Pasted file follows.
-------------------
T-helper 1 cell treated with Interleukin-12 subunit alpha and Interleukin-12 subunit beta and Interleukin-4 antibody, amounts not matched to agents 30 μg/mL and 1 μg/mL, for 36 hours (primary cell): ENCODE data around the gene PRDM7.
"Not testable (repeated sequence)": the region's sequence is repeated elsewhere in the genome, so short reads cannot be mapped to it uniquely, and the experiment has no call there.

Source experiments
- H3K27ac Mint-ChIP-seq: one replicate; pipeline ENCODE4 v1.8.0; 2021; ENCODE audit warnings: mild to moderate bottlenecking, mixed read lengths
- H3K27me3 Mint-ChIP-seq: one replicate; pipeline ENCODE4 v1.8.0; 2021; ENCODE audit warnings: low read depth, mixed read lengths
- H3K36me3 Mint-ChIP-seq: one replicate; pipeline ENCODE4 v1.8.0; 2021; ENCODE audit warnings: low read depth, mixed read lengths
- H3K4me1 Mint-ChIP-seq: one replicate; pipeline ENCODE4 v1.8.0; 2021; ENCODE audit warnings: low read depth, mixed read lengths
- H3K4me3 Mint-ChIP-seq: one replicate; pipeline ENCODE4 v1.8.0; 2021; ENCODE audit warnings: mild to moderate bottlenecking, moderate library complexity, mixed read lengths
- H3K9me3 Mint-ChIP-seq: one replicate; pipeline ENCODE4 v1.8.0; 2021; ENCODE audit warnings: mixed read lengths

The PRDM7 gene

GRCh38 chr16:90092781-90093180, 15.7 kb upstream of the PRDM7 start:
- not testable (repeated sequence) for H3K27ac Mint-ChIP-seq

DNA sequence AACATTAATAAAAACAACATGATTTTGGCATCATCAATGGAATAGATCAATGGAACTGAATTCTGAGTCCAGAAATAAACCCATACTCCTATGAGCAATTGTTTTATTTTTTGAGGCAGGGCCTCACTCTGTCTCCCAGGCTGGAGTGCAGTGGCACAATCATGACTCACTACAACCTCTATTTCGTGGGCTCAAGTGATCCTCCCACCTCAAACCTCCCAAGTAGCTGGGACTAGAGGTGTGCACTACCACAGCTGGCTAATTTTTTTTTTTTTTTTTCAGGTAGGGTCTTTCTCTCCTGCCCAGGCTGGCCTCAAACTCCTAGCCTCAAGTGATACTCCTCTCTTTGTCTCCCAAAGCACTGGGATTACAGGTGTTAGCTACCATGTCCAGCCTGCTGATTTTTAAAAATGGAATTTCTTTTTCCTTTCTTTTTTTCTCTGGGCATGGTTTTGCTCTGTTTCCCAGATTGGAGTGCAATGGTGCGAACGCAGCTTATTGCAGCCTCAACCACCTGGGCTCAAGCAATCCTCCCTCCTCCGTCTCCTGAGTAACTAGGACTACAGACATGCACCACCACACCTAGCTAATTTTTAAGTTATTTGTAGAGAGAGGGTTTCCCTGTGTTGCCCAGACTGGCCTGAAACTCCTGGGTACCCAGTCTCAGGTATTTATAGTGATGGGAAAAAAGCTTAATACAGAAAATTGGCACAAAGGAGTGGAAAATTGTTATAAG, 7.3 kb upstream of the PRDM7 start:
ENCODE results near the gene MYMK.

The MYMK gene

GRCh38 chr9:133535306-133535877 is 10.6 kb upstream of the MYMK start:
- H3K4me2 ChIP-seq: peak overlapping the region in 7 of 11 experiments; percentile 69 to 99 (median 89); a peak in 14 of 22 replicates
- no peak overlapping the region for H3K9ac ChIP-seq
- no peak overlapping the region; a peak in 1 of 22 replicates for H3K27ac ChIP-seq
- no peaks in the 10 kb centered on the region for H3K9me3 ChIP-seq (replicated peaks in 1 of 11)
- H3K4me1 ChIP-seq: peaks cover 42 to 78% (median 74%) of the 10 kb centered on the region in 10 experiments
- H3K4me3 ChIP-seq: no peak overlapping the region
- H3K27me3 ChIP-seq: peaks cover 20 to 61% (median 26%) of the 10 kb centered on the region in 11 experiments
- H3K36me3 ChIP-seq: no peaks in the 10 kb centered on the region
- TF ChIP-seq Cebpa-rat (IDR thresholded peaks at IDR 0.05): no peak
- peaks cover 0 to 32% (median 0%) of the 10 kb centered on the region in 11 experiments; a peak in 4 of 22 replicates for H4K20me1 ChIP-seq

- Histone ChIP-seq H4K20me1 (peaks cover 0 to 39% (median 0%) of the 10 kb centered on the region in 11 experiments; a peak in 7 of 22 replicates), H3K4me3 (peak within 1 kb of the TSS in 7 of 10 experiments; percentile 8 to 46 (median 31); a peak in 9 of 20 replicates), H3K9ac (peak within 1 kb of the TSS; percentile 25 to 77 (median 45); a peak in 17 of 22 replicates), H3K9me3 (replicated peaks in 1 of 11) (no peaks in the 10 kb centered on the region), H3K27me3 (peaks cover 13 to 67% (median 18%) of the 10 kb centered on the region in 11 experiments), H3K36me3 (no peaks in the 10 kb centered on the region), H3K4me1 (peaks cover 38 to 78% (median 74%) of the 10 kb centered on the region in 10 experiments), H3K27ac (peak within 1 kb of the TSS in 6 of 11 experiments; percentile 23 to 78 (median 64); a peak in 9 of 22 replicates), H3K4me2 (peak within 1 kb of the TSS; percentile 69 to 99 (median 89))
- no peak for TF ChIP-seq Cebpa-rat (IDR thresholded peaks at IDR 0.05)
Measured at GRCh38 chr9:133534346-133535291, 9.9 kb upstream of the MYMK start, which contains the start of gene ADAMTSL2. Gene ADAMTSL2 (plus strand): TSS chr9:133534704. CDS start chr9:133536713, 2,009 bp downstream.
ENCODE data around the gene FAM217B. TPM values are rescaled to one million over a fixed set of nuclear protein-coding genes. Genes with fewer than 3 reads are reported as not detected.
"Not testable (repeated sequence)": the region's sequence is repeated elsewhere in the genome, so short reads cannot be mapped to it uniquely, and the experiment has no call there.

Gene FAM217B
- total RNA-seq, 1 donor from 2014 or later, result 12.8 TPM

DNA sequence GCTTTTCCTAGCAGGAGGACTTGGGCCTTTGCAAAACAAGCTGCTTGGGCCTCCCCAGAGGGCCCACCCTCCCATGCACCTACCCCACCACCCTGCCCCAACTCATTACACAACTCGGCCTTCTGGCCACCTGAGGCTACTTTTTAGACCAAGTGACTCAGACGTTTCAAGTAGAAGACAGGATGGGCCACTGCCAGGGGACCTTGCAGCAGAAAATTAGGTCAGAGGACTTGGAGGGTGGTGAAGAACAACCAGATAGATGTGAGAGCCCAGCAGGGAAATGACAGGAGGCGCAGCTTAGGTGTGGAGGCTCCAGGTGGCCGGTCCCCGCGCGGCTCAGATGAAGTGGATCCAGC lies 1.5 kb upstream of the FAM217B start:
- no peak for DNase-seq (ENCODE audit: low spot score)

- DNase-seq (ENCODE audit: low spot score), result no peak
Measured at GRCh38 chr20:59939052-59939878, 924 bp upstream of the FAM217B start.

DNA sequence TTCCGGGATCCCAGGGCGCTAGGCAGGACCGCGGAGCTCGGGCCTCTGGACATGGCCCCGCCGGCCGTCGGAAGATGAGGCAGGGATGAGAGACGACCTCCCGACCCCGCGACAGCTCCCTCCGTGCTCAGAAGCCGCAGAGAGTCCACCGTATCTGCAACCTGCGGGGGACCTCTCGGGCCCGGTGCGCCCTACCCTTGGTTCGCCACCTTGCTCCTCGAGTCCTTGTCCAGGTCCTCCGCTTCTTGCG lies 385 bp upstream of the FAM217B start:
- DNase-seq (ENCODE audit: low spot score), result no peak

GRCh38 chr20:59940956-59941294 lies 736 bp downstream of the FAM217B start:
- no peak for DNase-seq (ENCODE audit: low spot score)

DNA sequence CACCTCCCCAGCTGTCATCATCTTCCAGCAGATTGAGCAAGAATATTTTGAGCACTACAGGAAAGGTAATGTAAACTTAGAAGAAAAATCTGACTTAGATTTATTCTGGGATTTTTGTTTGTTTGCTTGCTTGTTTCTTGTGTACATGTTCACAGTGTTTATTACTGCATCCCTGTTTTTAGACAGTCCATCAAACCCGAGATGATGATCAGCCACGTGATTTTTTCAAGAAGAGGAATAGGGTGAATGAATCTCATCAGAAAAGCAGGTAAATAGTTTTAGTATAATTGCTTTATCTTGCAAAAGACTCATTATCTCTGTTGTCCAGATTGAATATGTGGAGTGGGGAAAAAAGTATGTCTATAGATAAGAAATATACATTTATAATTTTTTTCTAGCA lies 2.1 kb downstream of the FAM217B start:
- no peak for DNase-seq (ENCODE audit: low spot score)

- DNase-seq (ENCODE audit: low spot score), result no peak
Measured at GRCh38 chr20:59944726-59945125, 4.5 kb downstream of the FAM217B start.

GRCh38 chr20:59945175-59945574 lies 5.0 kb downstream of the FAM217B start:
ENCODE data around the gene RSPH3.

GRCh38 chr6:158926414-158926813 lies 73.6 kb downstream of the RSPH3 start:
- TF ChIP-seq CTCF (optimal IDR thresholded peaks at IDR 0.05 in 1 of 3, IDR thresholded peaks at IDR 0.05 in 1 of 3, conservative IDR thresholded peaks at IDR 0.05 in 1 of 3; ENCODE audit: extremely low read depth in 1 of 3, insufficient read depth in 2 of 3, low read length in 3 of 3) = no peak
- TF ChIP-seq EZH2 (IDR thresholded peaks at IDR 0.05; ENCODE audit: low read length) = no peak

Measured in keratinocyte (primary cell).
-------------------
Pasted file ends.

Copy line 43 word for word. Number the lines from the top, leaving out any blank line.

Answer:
- no peak for DNase-seq (ENCODE audit: low spot score)